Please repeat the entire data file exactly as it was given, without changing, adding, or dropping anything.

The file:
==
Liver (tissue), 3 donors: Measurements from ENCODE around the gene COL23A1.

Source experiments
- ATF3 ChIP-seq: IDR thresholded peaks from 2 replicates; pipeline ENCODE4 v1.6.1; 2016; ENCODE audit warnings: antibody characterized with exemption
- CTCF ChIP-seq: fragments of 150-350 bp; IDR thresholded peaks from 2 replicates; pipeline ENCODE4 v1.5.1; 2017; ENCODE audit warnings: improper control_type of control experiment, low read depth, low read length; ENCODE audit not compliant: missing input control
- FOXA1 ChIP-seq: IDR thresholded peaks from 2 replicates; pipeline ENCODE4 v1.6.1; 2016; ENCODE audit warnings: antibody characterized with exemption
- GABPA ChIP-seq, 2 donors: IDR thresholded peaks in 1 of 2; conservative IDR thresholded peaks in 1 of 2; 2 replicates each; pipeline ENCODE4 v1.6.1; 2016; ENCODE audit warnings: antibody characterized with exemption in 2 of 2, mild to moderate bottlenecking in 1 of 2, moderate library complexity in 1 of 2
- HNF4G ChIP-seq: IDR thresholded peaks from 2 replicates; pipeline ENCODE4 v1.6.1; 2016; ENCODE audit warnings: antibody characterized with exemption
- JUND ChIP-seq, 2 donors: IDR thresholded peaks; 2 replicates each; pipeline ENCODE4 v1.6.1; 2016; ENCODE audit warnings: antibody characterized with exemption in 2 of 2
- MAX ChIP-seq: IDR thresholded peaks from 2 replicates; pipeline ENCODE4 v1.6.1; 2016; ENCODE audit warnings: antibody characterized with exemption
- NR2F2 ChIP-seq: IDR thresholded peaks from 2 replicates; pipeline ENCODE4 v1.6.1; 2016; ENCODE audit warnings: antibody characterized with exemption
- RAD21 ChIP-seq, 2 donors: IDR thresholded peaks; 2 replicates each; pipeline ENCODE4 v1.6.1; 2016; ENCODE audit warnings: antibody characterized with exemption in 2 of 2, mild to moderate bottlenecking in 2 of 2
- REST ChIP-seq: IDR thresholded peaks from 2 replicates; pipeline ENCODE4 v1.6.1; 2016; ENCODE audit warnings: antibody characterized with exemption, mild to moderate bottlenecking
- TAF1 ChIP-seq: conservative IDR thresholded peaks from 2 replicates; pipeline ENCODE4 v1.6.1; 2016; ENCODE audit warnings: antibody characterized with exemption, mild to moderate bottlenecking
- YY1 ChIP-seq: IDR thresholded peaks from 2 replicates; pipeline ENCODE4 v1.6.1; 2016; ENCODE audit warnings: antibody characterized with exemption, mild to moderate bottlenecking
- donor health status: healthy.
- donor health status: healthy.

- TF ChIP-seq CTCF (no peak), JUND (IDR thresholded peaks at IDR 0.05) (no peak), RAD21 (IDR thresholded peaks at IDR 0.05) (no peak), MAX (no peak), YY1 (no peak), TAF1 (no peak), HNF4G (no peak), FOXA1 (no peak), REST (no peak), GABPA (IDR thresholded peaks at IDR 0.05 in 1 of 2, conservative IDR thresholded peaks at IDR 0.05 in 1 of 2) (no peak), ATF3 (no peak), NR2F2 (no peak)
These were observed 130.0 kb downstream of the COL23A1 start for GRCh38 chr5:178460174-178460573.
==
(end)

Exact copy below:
Liver (tissue), 3 donors: Measurements from ENCODE around the gene COL23A1.

Source experiments
- ATF3 ChIP-seq: IDR thresholded peaks from 2 replicates; pipeline ENCODE4 v1.6.1; 2016; ENCODE audit warnings: antibody characterized with exemption
- CTCF ChIP-seq: fragments of 150-350 bp; IDR thresholded peaks from 2 replicates; pipeline ENCODE4 v1.5.1; 2017; ENCODE audit warnings: improper control_type of control experiment, low read depth, low read length; ENCODE audit not compliant: missing input control
- FOXA1 ChIP-seq: IDR thresholded peaks from 2 replicates; pipeline ENCODE4 v1.6.1; 2016; ENCODE audit warnings: antibody characterized with exemption
- GABPA ChIP-seq, 2 donors: IDR thresholded peaks in 1 of 2; conservative IDR thresholded peaks in 1 of 2; 2 replicates each; pipeline ENCODE4 v1.6.1; 2016; ENCODE audit warnings: antibody characterized with exemption in 2 of 2, mild to moderate bottlenecking in 1 of 2, moderate library complexity in 1 of 2
- HNF4G ChIP-seq: IDR thresholded peaks from 2 replicates; pipeline ENCODE4 v1.6.1; 2016; ENCODE audit warnings: antibody characterized with exemption
- JUND ChIP-seq, 2 donors: IDR thresholded peaks; 2 replicates each; pipeline ENCODE4 v1.6.1; 2016; ENCODE audit warnings: antibody characterized with exemption in 2 of 2
- MAX ChIP-seq: IDR thresholded peaks from 2 replicates; pipeline ENCODE4 v1.6.1; 2016; ENCODE audit warnings: antibody characterized with exemption
- NR2F2 ChIP-seq: IDR thresholded peaks from 2 replicates; pipeline ENCODE4 v1.6.1; 2016; ENCODE audit warnings: antibody characterized with exemption
- RAD21 ChIP-seq, 2 donors: IDR thresholded peaks; 2 replicates each; pipeline ENCODE4 v1.6.1; 2016; ENCODE audit warnings: antibody characterized with exemption in 2 of 2, mild to moderate bottlenecking in 2 of 2
- REST ChIP-seq: IDR thresholded peaks from 2 replicates; pipeline ENCODE4 v1.6.1; 2016; ENCODE audit warnings: antibody characterized with exemption, mild to moderate bottlenecking
- TAF1 ChIP-seq: conservative IDR thresholded peaks from 2 replicates; pipeline ENCODE4 v1.6.1; 2016; ENCODE audit warnings: antibody characterized with exemption, mild to moderate bottlenecking
- YY1 ChIP-seq: IDR thresholded peaks from 2 replicates; pipeline ENCODE4 v1.6.1; 2016; ENCODE audit warnings: antibody characterized with exemption, mild to moderate bottlenecking
- donor health status: healthy.
- donor health status: healthy.

- TF ChIP-seq CTCF (no peak), JUND (IDR thresholded peaks at IDR 0.05) (no peak), RAD21 (IDR thresholded peaks at IDR 0.05) (no peak), MAX (no peak), YY1 (no peak), TAF1 (no peak), HNF4G (no peak), FOXA1 (no peak), REST (no peak), GABPA (IDR thresholded peaks at IDR 0.05 in 1 of 2, conservative IDR thresholded peaks at IDR 0.05 in 1 of 2) (no peak), ATF3 (no peak), NR2F2 (no peak)
These were observed 130.0 kb downstream of the COL23A1 start for GRCh38 chr5:178460174-178460573.